Blue Collar Work: Happy Workers. Happy Life
A few weeks ago, I attended a presentation by Mark Perna, author of Answering Why: Unleashing Passion, Purpose and Performance in Younger Generations.
For me, it was not only a validation of my belief that American workers are sorely lacking the competencies or soft skills they need to do their work, but also that a 4 year degree in a higher learning institution isn’t always the right answer, for every employee, in every job.
For the first time in modern history, blue collar job openings outnumber white collar opportunities, yet workers are scarcer than ever, according to studies from The Washington Post and The Conference Board, respectively. This unique combination of circumstances creates significant new opportunities for Americans who may not have a college education. And, as they look to invest in a career, they face a question: is taking a blue collar job a smart decision? The answer is a resounding yes.
This doesn’t mean that the STEM jobs are any less important than they have been for the last decade, or that white collar work is going away. It simply means that workers have more opportunities to make decisions that make sense for them.
Mark cited two examples of conversations that he had with two significant employers within the past year. One was with a heavy equipment manufacturer who predicted they would need to hire 18,000 employees in the next 3 to 5 years. Of those, only a fraction will need a 4 year college degree. The other was with an aerospace manufacturer with about a 10 year backlog of work. They made the decision several years ago to abandon the idea that everyone they hired needed a 4 year degree or that all engineers needed to have a master’s degree. Instead, they are looking for things like work ethic, work experience and soft skills, opting instead to provide additional degrees, apprenticeships, training and certifications where needed.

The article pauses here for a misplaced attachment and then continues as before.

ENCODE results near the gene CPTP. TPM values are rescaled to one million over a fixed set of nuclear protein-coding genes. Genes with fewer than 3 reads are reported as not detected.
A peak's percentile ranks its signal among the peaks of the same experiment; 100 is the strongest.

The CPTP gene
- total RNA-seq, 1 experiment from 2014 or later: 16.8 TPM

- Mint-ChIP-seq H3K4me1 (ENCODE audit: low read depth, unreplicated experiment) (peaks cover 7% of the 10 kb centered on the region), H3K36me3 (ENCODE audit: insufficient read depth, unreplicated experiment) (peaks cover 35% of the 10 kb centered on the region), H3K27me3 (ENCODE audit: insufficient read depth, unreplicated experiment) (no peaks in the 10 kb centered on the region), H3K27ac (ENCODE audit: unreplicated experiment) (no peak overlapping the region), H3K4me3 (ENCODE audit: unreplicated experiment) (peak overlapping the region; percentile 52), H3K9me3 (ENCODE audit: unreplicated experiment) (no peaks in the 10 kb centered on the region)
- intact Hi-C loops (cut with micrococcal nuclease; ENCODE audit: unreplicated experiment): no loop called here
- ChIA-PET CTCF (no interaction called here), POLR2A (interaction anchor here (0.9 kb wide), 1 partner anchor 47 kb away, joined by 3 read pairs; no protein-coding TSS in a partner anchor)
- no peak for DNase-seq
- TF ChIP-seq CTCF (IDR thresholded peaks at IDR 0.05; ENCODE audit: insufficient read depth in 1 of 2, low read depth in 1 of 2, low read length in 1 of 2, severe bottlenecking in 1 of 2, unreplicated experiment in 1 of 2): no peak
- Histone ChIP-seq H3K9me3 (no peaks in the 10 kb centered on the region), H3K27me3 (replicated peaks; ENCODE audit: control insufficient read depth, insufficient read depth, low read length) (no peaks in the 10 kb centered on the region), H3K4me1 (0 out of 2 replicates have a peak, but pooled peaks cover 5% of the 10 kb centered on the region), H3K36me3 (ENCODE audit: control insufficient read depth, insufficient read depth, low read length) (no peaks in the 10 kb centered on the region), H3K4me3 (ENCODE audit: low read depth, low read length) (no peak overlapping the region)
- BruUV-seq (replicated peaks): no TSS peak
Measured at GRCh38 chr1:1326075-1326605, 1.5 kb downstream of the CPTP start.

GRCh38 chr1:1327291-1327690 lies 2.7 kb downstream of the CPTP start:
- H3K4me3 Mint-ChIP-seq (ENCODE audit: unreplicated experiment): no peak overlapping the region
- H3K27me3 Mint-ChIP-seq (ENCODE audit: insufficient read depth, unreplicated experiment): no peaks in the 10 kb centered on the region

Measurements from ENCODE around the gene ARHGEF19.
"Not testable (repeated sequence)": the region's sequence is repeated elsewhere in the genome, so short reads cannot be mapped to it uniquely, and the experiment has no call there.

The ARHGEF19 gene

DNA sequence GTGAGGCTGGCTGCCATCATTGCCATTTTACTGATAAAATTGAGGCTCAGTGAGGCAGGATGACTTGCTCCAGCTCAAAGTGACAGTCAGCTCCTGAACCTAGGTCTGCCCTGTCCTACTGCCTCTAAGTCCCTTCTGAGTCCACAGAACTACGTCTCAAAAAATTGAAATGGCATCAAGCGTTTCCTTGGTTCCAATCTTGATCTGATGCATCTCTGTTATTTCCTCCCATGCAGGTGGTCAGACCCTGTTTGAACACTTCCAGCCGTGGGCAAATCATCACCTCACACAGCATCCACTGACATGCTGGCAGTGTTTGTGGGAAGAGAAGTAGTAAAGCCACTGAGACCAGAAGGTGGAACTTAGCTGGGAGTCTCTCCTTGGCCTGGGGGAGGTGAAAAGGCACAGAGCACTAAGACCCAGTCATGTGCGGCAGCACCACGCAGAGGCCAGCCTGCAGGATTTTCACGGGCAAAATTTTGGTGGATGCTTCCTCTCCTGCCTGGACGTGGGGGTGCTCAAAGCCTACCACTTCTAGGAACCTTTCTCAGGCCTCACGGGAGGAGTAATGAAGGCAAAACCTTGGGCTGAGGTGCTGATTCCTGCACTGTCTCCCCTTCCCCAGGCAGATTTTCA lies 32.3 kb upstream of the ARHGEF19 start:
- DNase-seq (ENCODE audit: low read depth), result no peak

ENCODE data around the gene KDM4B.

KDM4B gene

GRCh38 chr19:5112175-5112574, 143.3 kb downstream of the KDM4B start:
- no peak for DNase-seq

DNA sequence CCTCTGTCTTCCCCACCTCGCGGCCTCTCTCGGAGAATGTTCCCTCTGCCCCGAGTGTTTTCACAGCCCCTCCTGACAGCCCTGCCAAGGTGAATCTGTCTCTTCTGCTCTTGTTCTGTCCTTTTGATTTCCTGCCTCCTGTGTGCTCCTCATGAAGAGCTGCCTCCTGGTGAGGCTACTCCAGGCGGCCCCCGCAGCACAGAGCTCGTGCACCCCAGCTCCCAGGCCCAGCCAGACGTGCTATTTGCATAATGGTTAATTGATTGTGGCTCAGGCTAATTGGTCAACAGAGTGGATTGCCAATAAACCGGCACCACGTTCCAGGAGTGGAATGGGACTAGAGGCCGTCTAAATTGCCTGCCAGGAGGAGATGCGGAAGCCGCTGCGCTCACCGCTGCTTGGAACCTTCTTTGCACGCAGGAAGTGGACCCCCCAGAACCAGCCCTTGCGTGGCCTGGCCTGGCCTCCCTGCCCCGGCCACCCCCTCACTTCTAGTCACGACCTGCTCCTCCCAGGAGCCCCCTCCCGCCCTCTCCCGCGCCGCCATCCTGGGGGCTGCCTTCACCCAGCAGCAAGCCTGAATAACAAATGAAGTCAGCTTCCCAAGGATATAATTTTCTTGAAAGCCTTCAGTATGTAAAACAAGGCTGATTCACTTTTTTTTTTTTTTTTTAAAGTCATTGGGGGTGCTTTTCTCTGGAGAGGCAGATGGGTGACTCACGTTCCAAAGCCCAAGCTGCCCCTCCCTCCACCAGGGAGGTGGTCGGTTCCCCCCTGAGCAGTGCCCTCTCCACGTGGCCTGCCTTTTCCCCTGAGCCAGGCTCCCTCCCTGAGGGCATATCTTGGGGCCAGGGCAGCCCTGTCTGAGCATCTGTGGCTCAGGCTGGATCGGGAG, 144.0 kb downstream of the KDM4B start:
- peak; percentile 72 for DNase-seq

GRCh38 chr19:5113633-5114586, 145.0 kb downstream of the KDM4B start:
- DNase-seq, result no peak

Another recent example that struck home is the lack of over-the-road truck drivers. The projections for open positions for that job alone are dire. Walmart recently announced they are looking to hire 2,000+ drivers and have raised the compensation for this position to attract more workers. Additionally, they continue to sweeten their benefit packages to encourage longevity.
As we look at our talent management practices, there is plenty of evidence to suggest that we need to hire, develop, measure performance, promote, reward, recognize and compensate differently than we have in the past. In other words, as parents, educators, employers and workers we need to change our paradigm. Here’s one example to consider:
|Technical competence||Behavioral Competence|
|· Machine operation||· Teamwork|
|· Welding||· Creativity|
|· Software||· Problem solving|
|· Electrical||· Adaptability|
|Transferrable work experience||· Coaching/mentoring|
|· Project management||Culture fit|
|· Inventory control||· Sense of Purpose|
|· Change management||· Alignment|
|· Related industry||· Strengths-based|
It is in all of our best interest to check our preconceived notions at the door. Though we’ve been fed the story from many sources, for many years that manufacturing jobs are gone and that all workers need a higher education, that’s proven not to be true. Our collective future will be determined in part by whether these blue collar jobs are filled or not. One thing that will never change is the importance and value of skilled workers in the modern and future economy.
Give us a call at 513-528-9700 or contact me by email at email@example.com to learn more.
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Jackie Messersmith is President and CEO of Talent Management LLC. Talent Management provides consulting services to small to mid-size businesses to put an employee engagement culture and talent strategy in place, and is the developer of Talent Snapshot®, an integrated, competency-based, online talent management solution. Jackie can be reached at 513-528-9700 or firstname.lastname@example.org.